Auspiciously bridging the old year and the new, painted between 29 December 1948 and 1 January 1949, Pablo Picasso in this Femme dans un fauteuil exalted his lover and companion Françoise Gilot, transforming her into a baroque fantasia of twisting, circling, enveloping, organic forms. She has become a virtual femme-fleur—her neck and head form the pistil of a flower; stamens lend shape to her abundant tresses, worn long and loose in the post-war fashion, much to the artist’s delight. Picasso painted on the wall a symbolic, ovular shape framed within a lozenge, the ancient pictogram for the seed within a field. Françoise would give birth to a second child, their daughter Paloma, in April.
“You’re like a growing plant,” Picasso remarked to Françoise, while painting her portrait in early May 1946, not long after they began living together in Paris. “I’ve been wondering how I could get across the idea that you belong to the vegetable kingdom rather than the animal. I’ve never felt impelled to portray anyone else this way. It’s strange, isn’t it? I think it’s just right, though. It represents you” (quoted in F. Gilot with C. Lake, Life with Picasso, New York, 1964, p. 119). The war in Europe had ended exactly one year before; Françoise had become in Picasso’s eyes the very embodiment of spring—in peacetime—the first in a decade when the continent was no longer caught up in the throes of total, existential warfare. Picasso experienced in her presence the exciting promise of a new beginning in his life and art. Thus would Françoise again become, two years hence, the beatific femme-fleur—on New Year’s Day, 1949.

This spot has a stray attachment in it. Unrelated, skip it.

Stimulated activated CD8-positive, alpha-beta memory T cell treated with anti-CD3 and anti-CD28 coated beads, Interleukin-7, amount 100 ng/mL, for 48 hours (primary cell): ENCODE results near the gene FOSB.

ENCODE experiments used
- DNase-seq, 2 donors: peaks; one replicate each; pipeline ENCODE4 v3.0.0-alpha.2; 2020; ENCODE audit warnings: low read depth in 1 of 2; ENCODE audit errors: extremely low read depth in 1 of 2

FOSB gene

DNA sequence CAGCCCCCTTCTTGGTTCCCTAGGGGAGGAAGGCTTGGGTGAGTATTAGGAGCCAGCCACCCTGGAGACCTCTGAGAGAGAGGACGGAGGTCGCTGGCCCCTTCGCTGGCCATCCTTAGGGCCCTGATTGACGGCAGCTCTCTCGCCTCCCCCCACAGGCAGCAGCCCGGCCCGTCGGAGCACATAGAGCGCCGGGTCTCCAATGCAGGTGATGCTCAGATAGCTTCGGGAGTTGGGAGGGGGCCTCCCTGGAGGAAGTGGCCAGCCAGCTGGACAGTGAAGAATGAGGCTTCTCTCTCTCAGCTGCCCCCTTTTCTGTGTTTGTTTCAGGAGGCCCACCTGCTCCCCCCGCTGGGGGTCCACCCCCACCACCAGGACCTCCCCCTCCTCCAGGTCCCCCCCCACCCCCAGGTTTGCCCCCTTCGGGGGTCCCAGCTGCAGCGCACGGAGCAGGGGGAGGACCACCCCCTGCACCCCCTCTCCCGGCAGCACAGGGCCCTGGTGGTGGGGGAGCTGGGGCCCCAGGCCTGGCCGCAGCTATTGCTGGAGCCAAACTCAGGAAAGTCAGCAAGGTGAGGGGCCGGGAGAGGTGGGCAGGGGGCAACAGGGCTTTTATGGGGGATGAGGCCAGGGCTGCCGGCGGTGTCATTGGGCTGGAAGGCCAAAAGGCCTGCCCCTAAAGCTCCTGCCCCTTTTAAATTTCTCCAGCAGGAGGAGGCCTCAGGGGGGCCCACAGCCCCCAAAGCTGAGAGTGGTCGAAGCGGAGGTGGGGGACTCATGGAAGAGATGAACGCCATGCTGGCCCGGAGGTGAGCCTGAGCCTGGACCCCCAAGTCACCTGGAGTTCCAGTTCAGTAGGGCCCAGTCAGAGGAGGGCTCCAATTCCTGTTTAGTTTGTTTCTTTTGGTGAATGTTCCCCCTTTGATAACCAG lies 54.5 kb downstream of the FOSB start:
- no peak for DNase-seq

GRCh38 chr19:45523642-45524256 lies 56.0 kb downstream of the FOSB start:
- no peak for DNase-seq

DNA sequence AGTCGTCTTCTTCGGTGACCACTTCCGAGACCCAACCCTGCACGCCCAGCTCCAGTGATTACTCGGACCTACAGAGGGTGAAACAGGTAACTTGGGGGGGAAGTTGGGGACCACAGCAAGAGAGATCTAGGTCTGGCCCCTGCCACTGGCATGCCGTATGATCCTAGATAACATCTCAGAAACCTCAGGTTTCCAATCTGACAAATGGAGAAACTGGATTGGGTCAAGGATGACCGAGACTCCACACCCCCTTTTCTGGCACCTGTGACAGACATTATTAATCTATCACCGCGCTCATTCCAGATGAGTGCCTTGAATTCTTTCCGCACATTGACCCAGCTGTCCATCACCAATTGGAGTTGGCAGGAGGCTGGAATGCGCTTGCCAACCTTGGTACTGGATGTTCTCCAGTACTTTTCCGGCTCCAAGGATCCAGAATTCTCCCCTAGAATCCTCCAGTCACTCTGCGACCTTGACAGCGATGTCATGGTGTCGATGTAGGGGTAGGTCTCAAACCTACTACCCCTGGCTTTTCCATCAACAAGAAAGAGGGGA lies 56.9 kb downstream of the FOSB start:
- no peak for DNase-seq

Françoise was absolutely essential to the remarkable endeavor upon which Picasso set forth during the early post-war years, within a context that Michael FitzGerald delineated as “a triangle of ambitions: art, politics and the family” (Picasso and Portraiture, exh. cat., The Museum of Modern Art, New York, 1996, pp. 409-445). For a man in his late sixties, already so deeply immersed in his life’s work, this ambitious, threefold commitment should have been a daunting venture, not lightly undertaken. Picasso seemed keen to establish a new, more profound and durable relationship than he had with Dora Maar, one he would continue to find fulfilling into his old age. And so he set his sights on Françoise Gilot, a young woman and aspiring artist he met during the Occupation in 1943, who was some forty years his junior. “Her youth and vivacity, the chestnut color of her luminous eyes, and her intelligent and authoritative approach,” Roland Penrose rhapsodized, “gave her a presence which was both Arcadian and very much of this earth” (Picasso: His Life and Work, Berkeley, 1981, p. 358).